January 23rd, 2013 – Now this is how you keep it in the family! Victoria-based interior designer Andrea Moore designed the new Courtyard House, her father Lindsay build it, and with so much creative blood pumping through their veins, Andrea commissioned her sister Lachlan to Photographed the house. To top it all off, Andrea’s parents now live in the home, which sits in Gippsland, a picturesque farmland east of Melbourne’s bustling city.
The initial plan was to demolish the existing house and build a more modern structure, but as the planning continued, Moore discovered that the old house was structurally stable and too much of a gem to tear apart.
Adding new architecture to old architecture is sometimes sort of gamble, but Moore took six years of methodical planning and building to achieve the contrasting look. The house is visually and functionally separated into two parts. The bedrooms, study, and den are sectioned into the existing house, while the living room, kitchen, and garage occupies the newly constructed pavilion.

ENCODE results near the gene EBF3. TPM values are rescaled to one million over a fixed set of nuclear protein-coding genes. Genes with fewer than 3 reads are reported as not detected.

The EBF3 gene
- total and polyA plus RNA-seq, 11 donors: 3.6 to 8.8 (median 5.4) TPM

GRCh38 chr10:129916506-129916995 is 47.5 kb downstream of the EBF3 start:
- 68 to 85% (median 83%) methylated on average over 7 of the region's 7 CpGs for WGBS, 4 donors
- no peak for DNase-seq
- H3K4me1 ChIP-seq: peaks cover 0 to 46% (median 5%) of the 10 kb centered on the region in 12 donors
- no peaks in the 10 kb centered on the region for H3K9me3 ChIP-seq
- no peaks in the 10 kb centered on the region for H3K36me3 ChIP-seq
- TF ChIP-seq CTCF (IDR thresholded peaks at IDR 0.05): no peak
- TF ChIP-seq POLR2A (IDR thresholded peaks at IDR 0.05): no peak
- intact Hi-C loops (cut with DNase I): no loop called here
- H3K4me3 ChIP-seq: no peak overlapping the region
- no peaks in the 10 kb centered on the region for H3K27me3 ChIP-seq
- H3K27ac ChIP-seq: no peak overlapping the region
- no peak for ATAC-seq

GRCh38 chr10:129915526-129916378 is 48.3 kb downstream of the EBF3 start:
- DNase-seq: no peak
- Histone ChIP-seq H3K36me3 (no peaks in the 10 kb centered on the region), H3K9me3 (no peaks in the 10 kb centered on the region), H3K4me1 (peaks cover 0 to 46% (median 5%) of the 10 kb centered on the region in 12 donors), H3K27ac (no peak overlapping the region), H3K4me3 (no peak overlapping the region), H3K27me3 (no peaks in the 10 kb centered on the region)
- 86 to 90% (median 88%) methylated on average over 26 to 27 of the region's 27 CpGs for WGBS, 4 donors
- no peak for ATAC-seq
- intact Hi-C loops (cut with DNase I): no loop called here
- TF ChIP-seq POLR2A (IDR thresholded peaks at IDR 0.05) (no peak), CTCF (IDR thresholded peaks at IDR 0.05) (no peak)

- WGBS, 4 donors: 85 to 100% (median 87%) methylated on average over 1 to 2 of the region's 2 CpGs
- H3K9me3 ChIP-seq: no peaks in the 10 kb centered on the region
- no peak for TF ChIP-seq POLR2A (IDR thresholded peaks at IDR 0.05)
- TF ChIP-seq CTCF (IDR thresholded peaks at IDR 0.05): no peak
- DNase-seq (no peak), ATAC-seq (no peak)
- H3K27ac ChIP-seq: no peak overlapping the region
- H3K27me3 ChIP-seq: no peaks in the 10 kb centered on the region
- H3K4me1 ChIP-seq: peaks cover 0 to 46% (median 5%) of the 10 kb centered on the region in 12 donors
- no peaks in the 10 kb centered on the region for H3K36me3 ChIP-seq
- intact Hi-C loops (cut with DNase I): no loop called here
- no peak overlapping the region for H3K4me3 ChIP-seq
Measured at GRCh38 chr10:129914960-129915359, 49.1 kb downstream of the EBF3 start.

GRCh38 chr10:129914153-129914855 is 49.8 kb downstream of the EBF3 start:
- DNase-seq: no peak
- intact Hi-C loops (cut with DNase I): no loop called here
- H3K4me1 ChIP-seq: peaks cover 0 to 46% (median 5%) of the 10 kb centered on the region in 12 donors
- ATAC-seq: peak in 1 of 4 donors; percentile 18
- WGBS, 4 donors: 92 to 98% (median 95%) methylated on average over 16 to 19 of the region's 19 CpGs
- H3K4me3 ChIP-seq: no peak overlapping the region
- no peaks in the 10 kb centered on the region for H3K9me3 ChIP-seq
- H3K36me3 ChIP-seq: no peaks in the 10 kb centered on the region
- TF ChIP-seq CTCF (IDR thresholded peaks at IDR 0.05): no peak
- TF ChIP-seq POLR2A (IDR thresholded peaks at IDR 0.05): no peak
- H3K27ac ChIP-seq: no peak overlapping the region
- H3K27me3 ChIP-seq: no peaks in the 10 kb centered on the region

The old house has a symmetrical Foursquare layout, with rooms arranged on each side of a central hallway. Moore preserved the interior architectural details of the old house, but she updated it’s look by adding simple, minimalistic furniture pieces – most of the pieces were built by her father Lindsay, who is the owner and builder. Sometimes, achieving simplicity is hard, but Mr. Moore together with Andrea, discovered a visual balance amongst old and new.
A custom concrete bath, stone floors, and wooden accent pieces cultivate a soothing and earthy aesthetic in the Zen-like bathroom.
The common spaces of the new pavilion are lofty and flooded with natural light. In the living room, instead of accommodating a flat screen TV in front of the sofa, Moore opted for a large sitting window for her parents to admire the stunning landscape.
(Photography: Lachlan Moore)